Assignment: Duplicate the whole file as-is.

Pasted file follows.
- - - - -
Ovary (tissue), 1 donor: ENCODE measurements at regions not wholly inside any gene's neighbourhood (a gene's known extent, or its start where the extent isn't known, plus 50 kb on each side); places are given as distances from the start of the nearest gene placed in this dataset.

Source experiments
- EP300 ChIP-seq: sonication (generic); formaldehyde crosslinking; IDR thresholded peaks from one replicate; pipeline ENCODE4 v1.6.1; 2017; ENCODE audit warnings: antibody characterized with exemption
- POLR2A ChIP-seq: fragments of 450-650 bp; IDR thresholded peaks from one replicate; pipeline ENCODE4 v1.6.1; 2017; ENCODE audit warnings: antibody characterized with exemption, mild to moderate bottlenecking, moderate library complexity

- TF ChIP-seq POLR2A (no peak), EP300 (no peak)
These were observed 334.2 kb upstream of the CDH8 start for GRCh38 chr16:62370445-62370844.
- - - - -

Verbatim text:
Ovary (tissue), 1 donor: ENCODE measurements at regions not wholly inside any gene's neighbourhood (a gene's known extent, or its start where the extent isn't known, plus 50 kb on each side); places are given as distances from the start of the nearest gene placed in this dataset.

Source experiments
- EP300 ChIP-seq: sonication (generic); formaldehyde crosslinking; IDR thresholded peaks from one replicate; pipeline ENCODE4 v1.6.1; 2017; ENCODE audit warnings: antibody characterized with exemption
- POLR2A ChIP-seq: fragments of 450-650 bp; IDR thresholded peaks from one replicate; pipeline ENCODE4 v1.6.1; 2017; ENCODE audit warnings: antibody characterized with exemption, mild to moderate bottlenecking, moderate library complexity

- TF ChIP-seq POLR2A (no peak), EP300 (no peak)
These were observed 334.2 kb upstream of the CDH8 start for GRCh38 chr16:62370445-62370844.